Definition of derogation in English:

derogation

noun

  • 1An exemption from or relaxation of a rule or law.

    ‘countries assuming a derogation from EC law’
    • ‘So, you can have derogations from application of laws to specific groups of people, but never on those bases.’
    • ‘Some would require a derogation from the European Convention on Human Rights.’
    • ‘However, the department sought a derogation from that and that has been upheld by the Supreme Court.’
    • ‘It has used immigration legislation that is inappropriate for indefinite detention, and it has sought derogations from human rights legislation that cannot be justified except in the short term.’
    • ‘Others were to have derogations until they satisfied the criteria, while the British and Danes negotiated opt-outs allowing them to remain outside unless they should choose to join.’
    • ‘But some general principles can be discerned, even if only at the level of the rhetoric of English criminal law (since there are often several exceptions or derogations in practice).’
    • ‘And they didn't ask for or get, adequate derogations.’
    • ‘At their most severe, they would put suspects under house arrest, but the government would need to seek a derogation from the clause of the convention protecting freedom of movement and association.’
    • ‘Under the recommendation, key legal documents will be translated but, for now, there is a derogation from the rule that requires European institutions to translate all acts into official languages.’
    • ‘They call on the State to seek derogations from the E.U. where such derogations impinge on the economy of an area.’
    • ‘It has been an interesting exercise this year and most particularly with the availability of the various derogations on fallow or ploughed or failed crop land.’
    • ‘There is provision for certain derogations in Article 5.’
    • ‘Still, in order to ensure that the derogation from common law would not be excessive, it was deemed appropriate to limit the duration of the monopoly.’
    • ‘The applicant might obtain breathing spaces before it has to apply the EU rules, but permanent derogations or opt-outs are ruled out from the beginning.’
    • ‘‘Both of these derogations were exceptional and were in response to the conditions which existed at the time’.’
    • ‘The courts, as protectors of such abiding freedoms, must be ever vigilant against derogations from them.’
    • ‘Diffuse reciprocity can take many forms, including concessions and derogations, or going out on a limb to persuade the capital for changes or a compromise.’
    • ‘Intensive negotiations over the past year have failed to obtain any derogations which would allow the continuation of the 35 to 40 boat sea angling events in County Sligo, Mayo and Galway.’
    • ‘Unlike the public-service and official-authority exceptions, however, the scope of these derogations is not determined solely by the Court, but has been further defined in secondary legislation.’
    • ‘The technical European legal maximum alcoholic strength for wines that have had no alcohol added is 15 per cent, but derogations are frequently made at this upper limit too, notably for Italy's strongest wines such as Amarone.’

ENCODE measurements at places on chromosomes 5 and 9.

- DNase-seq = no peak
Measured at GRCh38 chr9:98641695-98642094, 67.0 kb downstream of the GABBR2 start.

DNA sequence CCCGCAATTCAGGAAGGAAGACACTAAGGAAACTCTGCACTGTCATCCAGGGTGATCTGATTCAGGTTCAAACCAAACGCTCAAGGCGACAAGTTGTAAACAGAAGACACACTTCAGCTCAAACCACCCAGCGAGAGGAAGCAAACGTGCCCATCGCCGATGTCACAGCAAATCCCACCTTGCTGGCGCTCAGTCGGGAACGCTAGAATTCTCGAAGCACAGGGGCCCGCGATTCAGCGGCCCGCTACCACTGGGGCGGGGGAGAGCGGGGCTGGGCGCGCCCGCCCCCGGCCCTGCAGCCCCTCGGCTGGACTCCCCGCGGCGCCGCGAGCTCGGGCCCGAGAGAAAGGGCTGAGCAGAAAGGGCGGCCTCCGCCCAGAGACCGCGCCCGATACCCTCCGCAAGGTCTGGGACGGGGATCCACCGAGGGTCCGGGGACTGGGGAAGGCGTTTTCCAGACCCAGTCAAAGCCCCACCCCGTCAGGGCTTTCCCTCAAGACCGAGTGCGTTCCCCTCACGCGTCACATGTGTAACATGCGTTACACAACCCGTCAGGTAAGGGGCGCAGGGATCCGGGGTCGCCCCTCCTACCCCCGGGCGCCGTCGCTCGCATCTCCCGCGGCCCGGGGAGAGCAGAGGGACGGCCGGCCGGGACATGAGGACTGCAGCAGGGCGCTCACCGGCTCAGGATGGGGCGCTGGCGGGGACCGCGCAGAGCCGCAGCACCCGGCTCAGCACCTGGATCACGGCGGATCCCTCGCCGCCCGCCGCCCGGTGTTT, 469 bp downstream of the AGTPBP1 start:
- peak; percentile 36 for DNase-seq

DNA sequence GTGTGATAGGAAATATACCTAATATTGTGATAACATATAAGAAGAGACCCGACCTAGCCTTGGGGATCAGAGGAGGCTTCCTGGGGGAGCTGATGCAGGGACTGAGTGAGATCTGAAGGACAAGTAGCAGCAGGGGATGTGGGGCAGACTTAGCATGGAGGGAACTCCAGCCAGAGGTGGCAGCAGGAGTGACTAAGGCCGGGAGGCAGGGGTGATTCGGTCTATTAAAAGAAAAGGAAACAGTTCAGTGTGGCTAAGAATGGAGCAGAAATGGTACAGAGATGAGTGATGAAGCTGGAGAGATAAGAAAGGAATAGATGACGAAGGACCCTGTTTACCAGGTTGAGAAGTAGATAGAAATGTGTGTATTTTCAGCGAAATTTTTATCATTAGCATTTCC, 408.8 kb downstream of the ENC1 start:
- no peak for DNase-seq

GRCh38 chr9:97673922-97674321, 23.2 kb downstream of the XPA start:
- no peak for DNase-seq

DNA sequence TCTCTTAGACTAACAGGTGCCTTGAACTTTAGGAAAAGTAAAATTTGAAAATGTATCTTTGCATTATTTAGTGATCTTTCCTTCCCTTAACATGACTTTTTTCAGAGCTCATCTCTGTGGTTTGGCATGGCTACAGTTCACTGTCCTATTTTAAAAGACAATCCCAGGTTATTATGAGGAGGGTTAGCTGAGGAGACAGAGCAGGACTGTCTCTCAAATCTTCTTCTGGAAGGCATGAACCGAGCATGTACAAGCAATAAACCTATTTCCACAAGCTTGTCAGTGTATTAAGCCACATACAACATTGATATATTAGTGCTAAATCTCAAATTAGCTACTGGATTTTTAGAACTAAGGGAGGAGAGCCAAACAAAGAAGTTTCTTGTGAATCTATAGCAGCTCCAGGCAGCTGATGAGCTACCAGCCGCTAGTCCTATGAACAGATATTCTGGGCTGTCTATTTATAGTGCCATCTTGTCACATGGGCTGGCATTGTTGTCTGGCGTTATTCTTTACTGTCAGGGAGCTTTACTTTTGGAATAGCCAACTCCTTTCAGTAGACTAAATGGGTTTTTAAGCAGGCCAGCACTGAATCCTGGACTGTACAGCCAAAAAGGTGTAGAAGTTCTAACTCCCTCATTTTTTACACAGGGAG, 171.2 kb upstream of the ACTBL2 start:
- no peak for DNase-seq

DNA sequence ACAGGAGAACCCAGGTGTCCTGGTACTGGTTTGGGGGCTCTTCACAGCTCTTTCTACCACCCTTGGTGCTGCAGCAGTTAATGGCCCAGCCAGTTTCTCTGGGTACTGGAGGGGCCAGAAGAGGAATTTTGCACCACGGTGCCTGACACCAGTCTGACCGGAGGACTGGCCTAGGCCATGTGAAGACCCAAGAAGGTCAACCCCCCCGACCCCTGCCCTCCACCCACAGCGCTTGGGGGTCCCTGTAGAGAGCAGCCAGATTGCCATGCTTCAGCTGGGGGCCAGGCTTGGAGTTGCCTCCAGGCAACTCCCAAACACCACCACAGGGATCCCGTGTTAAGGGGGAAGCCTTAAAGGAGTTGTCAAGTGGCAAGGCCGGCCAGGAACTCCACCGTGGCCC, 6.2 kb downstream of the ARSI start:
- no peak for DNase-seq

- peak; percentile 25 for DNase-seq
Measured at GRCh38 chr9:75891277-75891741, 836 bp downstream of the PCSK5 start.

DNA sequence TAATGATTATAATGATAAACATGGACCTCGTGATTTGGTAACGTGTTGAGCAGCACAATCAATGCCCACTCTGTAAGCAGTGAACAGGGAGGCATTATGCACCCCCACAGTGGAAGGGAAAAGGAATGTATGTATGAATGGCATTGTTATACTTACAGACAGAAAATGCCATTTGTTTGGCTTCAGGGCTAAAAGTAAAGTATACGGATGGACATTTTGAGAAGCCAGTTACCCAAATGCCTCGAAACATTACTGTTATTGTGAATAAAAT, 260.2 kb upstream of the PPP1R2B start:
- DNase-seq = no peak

immunity, exception, dispensation, indemnity, exclusion, freedom, release, relief, absolution, exoneration
    View synonyms
  • 2[mass noun] The perception or treatment of someone or something as being of little worth.

    ‘the derogation of women’
    • ‘Those failing the test would remain in derogation: to all intents and purposes, they would be excluded from the new institutional framework.’
    • ‘He concludes with a gibe at his colleagues' casual derogation of the blogs.’
    • ‘The semantic derogation of women fulfils a dual function: it helps to construct female inferiority and it also helps to confirm it.’
    • ‘Both hussy and housewife have their origin in Old English huswif, but hussy has undergone semantic derogation.’
    • ‘It suggests that you can have outgroup derogation without ingroup love prejudice.’
    • ‘Some sections of the public are now trained to feast on other people's downfalls and derogation.’
    • ‘Women who have a sense of personal inadequacy may project their views about themselves to a lack of trust and derogation of women in general.’
    • ‘Inversely, lack of assets and failure to ‘live nobly’ could in certain circumstances lead to derogation or loss of nobility.’
    • ‘Enthusiasm was a term of derogation among her contemporaries.’
    • ‘For more than a century, we can trace a consistent biological derogation of women, by men, right up to the present.’
    • ‘After all, ethnic slurs can start out as euphemisms (meant to avoid identifying anyone blatantly by nationality) before evolving into derogations.’
    • ‘Hostile behaviors range from criticism or derogation to actual physical aggression such as pushing or hitting.’
    • ‘I don't think the prosecution should sit on their hands in court if the defence is using derogation of victims in mitigation.’
    • ‘However, attitudes toward the civil rights of gay people might be directly related to measures of out-group derogation.’
    • ‘That is, low-power parents engaged in more verbal derogation of children than did high-power parents after being primed to think in terms of competition.’

Origin

Late Middle English (in the sense ‘impairment of the force of’): from Latin derogatio(n-), from the verb derogare (see derogate).

Pronunciation:

derogation

/dɛrəˈɡeɪʃ(ə)n/